Saying that, Celgene has only led three rounds, one of which, in antibody researcher Sutro, it followed with a major collaboration that included a buyout option. Celgene was also joint lead on Flexus Biosciences’ 2014 series B; Flexus was bought by Bristol-Myers Squibb a year later for a huge $800m up front in what was surely a highly competitive bidding process.
The strategy and motivations of corporate venture firms will of course differ widely, and just like their internal pipeline investments not all bets will pay off. These firms’ ability to buy out their investments will depend as much on their willingness to pay more than anyone else as on their insider knowledge.
But in terms of following the corporate money, the companies in the list below provide more than insight than most – these recent start-ups have three or four corporate investors on their shareholder register. Predominantly, they are researching cancer therapeutics.
Intense competition in this space can only mean one thing – rising valuations, something that many big pharma chiefs have complained about in the past few years. They will have to hope that their independent corporate venture arms are not helping to create these sky-high price tags, which the parent company finds unable to support when it comes to deal-making further down the road.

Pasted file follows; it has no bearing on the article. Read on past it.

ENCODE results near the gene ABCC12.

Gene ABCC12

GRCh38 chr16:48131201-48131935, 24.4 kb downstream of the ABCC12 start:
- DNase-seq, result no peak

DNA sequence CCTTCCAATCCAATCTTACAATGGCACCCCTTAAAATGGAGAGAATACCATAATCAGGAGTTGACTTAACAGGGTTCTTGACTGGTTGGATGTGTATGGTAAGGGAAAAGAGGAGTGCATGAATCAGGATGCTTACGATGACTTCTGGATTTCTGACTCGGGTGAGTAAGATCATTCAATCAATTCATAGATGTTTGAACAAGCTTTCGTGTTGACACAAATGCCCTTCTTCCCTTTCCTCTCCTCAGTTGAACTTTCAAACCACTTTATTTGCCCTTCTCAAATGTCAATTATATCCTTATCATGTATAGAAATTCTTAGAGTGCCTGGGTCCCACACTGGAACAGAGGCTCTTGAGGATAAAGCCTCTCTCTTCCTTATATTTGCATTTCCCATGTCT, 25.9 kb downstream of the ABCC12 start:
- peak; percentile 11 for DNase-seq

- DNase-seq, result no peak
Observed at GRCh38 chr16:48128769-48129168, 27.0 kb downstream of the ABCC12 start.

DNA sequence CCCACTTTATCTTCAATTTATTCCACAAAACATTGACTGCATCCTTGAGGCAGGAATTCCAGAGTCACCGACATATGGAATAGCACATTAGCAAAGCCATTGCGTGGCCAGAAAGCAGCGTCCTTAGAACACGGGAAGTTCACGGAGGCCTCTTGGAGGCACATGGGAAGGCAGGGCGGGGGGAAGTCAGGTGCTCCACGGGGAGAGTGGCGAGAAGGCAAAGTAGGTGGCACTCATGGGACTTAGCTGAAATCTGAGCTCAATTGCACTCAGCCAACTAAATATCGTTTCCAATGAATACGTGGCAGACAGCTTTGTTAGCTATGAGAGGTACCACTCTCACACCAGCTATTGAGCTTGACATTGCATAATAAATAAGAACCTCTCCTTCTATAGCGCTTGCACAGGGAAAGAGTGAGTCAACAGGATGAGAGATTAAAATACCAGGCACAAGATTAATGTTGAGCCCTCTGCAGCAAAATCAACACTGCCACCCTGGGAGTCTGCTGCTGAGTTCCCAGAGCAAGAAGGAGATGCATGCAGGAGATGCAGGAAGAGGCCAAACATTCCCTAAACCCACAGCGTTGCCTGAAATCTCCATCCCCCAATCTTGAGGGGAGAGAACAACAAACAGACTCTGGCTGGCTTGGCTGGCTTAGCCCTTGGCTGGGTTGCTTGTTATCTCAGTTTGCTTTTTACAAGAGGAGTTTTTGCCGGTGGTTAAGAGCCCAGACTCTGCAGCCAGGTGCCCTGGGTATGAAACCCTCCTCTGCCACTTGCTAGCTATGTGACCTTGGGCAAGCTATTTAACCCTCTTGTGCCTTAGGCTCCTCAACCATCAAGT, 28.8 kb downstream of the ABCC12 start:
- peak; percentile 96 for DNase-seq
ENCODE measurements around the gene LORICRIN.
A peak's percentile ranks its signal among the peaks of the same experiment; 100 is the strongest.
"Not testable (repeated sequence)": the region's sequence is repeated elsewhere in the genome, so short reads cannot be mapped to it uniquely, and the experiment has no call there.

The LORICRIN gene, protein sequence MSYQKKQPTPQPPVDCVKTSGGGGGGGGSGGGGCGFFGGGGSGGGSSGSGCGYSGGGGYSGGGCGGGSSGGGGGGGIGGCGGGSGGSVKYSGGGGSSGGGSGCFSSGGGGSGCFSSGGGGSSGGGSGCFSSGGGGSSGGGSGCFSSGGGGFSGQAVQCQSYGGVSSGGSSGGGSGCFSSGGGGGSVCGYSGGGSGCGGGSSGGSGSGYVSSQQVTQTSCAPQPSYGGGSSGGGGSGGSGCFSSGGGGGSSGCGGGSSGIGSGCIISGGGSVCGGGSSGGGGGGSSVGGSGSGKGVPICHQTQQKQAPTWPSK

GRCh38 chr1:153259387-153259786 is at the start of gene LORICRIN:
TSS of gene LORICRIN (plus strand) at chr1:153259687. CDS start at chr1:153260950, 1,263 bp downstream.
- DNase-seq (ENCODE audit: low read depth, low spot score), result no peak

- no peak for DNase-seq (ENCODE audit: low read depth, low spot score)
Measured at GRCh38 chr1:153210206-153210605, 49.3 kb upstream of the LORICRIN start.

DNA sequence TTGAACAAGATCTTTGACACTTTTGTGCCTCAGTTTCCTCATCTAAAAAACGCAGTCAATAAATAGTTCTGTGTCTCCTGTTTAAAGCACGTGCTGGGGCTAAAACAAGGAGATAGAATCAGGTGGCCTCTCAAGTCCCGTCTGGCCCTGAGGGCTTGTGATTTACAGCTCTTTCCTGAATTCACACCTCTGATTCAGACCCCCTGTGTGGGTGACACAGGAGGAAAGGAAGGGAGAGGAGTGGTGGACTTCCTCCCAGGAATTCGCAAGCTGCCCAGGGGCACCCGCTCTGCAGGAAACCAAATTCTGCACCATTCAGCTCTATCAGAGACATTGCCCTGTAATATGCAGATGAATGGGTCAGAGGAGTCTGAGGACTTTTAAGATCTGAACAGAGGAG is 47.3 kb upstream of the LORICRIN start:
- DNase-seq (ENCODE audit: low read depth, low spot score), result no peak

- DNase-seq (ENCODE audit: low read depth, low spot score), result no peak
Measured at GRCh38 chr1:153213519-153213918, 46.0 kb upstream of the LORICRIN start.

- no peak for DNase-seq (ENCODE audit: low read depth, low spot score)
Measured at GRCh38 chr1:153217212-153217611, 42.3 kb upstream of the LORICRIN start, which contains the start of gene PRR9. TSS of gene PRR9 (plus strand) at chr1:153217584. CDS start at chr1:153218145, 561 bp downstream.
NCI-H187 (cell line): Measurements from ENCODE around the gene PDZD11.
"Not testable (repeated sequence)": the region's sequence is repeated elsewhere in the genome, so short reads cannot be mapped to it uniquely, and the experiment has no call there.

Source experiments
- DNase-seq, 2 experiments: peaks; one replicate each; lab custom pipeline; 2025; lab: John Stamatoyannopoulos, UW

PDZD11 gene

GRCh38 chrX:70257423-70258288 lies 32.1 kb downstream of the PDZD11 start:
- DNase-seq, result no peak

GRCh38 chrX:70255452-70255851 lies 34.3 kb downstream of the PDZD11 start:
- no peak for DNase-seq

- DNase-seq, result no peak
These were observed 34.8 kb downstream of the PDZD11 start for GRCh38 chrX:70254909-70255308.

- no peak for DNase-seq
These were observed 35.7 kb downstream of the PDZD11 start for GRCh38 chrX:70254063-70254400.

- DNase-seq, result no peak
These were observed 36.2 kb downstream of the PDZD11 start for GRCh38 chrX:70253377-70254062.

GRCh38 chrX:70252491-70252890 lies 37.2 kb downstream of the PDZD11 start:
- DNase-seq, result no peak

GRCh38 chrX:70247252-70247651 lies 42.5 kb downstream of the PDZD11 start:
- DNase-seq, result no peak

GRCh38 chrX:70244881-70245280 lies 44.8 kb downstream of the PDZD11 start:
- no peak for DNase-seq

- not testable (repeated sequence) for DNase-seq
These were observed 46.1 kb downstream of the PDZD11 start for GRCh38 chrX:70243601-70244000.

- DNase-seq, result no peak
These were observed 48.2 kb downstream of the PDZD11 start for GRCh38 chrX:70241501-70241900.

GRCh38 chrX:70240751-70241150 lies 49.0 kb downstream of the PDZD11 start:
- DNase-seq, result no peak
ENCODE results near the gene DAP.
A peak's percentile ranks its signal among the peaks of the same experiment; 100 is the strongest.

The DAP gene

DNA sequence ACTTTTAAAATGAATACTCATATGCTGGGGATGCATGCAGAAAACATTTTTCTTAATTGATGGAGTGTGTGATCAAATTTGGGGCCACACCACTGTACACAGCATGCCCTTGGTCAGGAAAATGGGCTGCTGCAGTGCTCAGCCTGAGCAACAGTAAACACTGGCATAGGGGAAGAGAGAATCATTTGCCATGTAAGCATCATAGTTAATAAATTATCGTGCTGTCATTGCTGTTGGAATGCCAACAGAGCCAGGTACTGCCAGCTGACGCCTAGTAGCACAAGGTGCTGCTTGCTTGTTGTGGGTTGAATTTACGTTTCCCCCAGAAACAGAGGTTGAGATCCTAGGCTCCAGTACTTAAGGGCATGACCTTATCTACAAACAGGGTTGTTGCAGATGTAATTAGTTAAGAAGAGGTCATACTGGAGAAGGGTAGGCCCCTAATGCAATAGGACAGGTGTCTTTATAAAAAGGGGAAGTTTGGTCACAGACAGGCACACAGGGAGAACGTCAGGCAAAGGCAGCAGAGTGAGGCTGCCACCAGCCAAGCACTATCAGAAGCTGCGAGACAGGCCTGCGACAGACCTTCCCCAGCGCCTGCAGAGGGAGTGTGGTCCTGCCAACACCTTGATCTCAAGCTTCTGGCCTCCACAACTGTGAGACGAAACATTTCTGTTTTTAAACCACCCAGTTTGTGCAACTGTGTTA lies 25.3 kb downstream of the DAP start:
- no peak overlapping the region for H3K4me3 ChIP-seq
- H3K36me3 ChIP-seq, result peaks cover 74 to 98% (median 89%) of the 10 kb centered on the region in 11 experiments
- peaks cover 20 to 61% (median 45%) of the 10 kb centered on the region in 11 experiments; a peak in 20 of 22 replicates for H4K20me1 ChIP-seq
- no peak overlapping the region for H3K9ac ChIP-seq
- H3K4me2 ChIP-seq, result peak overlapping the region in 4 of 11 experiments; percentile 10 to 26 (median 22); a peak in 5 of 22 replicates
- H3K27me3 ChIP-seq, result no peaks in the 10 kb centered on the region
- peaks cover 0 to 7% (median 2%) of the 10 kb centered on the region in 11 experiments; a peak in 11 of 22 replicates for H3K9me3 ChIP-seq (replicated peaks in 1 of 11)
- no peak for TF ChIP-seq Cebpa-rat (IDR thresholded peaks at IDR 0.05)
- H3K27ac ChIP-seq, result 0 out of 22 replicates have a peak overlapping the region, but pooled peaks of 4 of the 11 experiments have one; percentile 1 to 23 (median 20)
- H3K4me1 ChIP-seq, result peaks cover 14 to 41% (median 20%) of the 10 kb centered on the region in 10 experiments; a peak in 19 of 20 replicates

|The big corporate draws, 2014-16|
|Aileron Therapeutics*||Lilly; Novartis; Roche; Glaxo||Oncology - small molecules (stapled peptides)|
|Effector Therapeutics||Abbvie; Novartis; Glaxo; Astellas||Immuno-oncology - small molecules (selective translation regulators)|
|Lodo Therapeutics**||Abbvie; Lilly; J&J; Pfizer||Metagenomics-based small molecule discovery platform|
|Petra Pharma**||Abbvie, Lilly, J&J; Pfizer||Cancer, metabolic disease - small molecules (novel enzyme targets)|
|Merus*||Novartis; J&J; Pfizer||Oncology/immunology - antibody platform|
|Mission Therapeutics||Glaxo, Roche, Pfizer||Various - enzyme-targeting platform technology|
|Nimbus Therapeutics||Glaxo, Lilly, Pfizer||Oncology/immunology - computational chemistry platform|
|Translate Bio (formerly Rana Therapeutics)||Pfizer; Glaxo; Merck||Various - RNA technology|
|Morphic Therapeutic||Glaxo, Pfizer, Abbvie||Oncology/immunology - oral integrin therapies|
|Bicycle Therapeutics||Novartis; Glaxo; Astellas||Oncology - bicyclic peptides|
|*Now public; **emerged from US start-up incubator Accelerator, which includes the four pharma groups among its strategic investors.|